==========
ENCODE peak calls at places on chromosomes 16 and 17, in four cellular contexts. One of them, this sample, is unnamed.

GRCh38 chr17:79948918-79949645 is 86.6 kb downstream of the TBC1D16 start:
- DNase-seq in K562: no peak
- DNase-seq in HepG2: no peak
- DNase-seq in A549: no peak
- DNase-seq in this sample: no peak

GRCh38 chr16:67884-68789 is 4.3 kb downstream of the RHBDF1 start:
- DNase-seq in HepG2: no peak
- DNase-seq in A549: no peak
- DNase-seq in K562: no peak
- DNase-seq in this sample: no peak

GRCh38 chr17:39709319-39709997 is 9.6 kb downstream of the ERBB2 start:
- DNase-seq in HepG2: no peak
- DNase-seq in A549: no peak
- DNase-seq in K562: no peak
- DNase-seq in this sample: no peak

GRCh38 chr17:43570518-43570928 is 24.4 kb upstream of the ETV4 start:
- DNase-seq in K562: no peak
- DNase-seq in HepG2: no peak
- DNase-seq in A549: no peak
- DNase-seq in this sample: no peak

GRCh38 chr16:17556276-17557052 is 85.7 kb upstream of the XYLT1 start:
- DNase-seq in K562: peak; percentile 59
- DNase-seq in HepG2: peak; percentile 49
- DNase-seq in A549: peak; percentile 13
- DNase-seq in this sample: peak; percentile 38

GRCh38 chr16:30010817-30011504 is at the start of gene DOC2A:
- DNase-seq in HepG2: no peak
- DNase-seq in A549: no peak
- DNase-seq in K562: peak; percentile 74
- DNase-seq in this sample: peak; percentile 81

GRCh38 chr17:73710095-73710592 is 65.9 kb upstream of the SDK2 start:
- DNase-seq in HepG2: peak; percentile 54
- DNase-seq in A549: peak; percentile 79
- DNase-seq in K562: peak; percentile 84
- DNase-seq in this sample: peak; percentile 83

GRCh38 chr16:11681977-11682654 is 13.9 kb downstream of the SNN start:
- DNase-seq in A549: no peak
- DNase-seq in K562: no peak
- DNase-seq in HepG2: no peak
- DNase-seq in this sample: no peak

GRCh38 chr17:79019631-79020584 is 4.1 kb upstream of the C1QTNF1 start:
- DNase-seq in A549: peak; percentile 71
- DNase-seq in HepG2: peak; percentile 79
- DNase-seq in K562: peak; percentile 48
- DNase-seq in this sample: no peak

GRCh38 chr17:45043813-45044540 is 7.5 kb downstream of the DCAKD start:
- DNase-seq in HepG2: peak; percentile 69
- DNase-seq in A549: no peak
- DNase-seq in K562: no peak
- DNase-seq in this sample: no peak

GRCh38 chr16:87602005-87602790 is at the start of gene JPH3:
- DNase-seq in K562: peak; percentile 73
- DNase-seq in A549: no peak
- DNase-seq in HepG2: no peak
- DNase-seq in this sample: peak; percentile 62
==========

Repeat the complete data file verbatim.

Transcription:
ENCODE peak calls at places on chromosomes 16 and 17, in four cellular contexts. One of them, this sample, is unnamed.

GRCh38 chr17:79948918-79949645 is 86.6 kb downstream of the TBC1D16 start:
- DNase-seq in K562: no peak
- DNase-seq in HepG2: no peak
- DNase-seq in A549: no peak
- DNase-seq in this sample: no peak

GRCh38 chr16:67884-68789 is 4.3 kb downstream of the RHBDF1 start:
- DNase-seq in HepG2: no peak
- DNase-seq in A549: no peak
- DNase-seq in K562: no peak
- DNase-seq in this sample: no peak

GRCh38 chr17:39709319-39709997 is 9.6 kb downstream of the ERBB2 start:
- DNase-seq in HepG2: no peak
- DNase-seq in A549: no peak
- DNase-seq in K562: no peak
- DNase-seq in this sample: no peak

GRCh38 chr17:43570518-43570928 is 24.4 kb upstream of the ETV4 start:
- DNase-seq in K562: no peak
- DNase-seq in HepG2: no peak
- DNase-seq in A549: no peak
- DNase-seq in this sample: no peak

GRCh38 chr16:17556276-17557052 is 85.7 kb upstream of the XYLT1 start:
- DNase-seq in K562: peak; percentile 59
- DNase-seq in HepG2: peak; percentile 49
- DNase-seq in A549: peak; percentile 13
- DNase-seq in this sample: peak; percentile 38

GRCh38 chr16:30010817-30011504 is at the start of gene DOC2A:
- DNase-seq in HepG2: no peak
- DNase-seq in A549: no peak
- DNase-seq in K562: peak; percentile 74
- DNase-seq in this sample: peak; percentile 81

GRCh38 chr17:73710095-73710592 is 65.9 kb upstream of the SDK2 start:
- DNase-seq in HepG2: peak; percentile 54
- DNase-seq in A549: peak; percentile 79
- DNase-seq in K562: peak; percentile 84
- DNase-seq in this sample: peak; percentile 83

GRCh38 chr16:11681977-11682654 is 13.9 kb downstream of the SNN start:
- DNase-seq in A549: no peak
- DNase-seq in K562: no peak
- DNase-seq in HepG2: no peak
- DNase-seq in this sample: no peak

GRCh38 chr17:79019631-79020584 is 4.1 kb upstream of the C1QTNF1 start:
- DNase-seq in A549: peak; percentile 71
- DNase-seq in HepG2: peak; percentile 79
- DNase-seq in K562: peak; percentile 48
- DNase-seq in this sample: no peak

GRCh38 chr17:45043813-45044540 is 7.5 kb downstream of the DCAKD start:
- DNase-seq in HepG2: peak; percentile 69
- DNase-seq in A549: no peak
- DNase-seq in K562: no peak
- DNase-seq in this sample: no peak

GRCh38 chr16:87602005-87602790 is at the start of gene JPH3:
- DNase-seq in K562: peak; percentile 73
- DNase-seq in A549: no peak
- DNase-seq in HepG2: no peak
- DNase-seq in this sample: peak; percentile 62